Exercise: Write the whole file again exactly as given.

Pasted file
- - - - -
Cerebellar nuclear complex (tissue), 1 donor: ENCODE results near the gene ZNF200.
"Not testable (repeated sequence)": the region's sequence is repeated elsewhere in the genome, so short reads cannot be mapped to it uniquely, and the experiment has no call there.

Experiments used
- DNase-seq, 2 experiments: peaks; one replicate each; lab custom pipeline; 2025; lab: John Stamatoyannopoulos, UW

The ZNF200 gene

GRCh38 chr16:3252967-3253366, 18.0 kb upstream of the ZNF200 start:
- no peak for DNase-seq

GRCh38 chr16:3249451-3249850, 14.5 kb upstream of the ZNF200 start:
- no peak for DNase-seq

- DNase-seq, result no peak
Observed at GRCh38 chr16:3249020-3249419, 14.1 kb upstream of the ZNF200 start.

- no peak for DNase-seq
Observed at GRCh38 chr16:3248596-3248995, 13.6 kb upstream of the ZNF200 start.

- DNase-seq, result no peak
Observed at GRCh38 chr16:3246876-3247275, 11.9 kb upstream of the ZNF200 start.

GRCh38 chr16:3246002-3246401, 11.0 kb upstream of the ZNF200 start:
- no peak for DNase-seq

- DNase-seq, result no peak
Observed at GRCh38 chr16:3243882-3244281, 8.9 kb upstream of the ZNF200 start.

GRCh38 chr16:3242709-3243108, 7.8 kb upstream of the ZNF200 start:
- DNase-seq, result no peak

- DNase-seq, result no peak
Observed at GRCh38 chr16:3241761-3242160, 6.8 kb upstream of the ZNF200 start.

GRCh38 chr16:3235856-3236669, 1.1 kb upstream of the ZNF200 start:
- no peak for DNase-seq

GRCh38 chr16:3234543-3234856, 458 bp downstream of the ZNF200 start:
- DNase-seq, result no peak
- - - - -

Cerebellar nuclear complex (tissue), 1 donor: ENCODE results near the gene ZNF200.
"Not testable (repeated sequence)": the region's sequence is repeated elsewhere in the genome, so short reads cannot be mapped to it uniquely, and the experiment has no call there.

Experiments used
- DNase-seq, 2 experiments: peaks; one replicate each; lab custom pipeline; 2025; lab: John Stamatoyannopoulos, UW

The ZNF200 gene

GRCh38 chr16:3252967-3253366, 18.0 kb upstream of the ZNF200 start:
- no peak for DNase-seq

GRCh38 chr16:3249451-3249850, 14.5 kb upstream of the ZNF200 start:
- no peak for DNase-seq

- DNase-seq, result no peak
Observed at GRCh38 chr16:3249020-3249419, 14.1 kb upstream of the ZNF200 start.

- no peak for DNase-seq
Observed at GRCh38 chr16:3248596-3248995, 13.6 kb upstream of the ZNF200 start.

- DNase-seq, result no peak
Observed at GRCh38 chr16:3246876-3247275, 11.9 kb upstream of the ZNF200 start.

GRCh38 chr16:3246002-3246401, 11.0 kb upstream of the ZNF200 start:
- no peak for DNase-seq

- DNase-seq, result no peak
Observed at GRCh38 chr16:3243882-3244281, 8.9 kb upstream of the ZNF200 start.

GRCh38 chr16:3242709-3243108, 7.8 kb upstream of the ZNF200 start:
- DNase-seq, result no peak

- DNase-seq, result no peak
Observed at GRCh38 chr16:3241761-3242160, 6.8 kb upstream of the ZNF200 start.

GRCh38 chr16:3235856-3236669, 1.1 kb upstream of the ZNF200 start:
- no peak for DNase-seq

GRCh38 chr16:3234543-3234856, 458 bp downstream of the ZNF200 start:
- DNase-seq, result no peak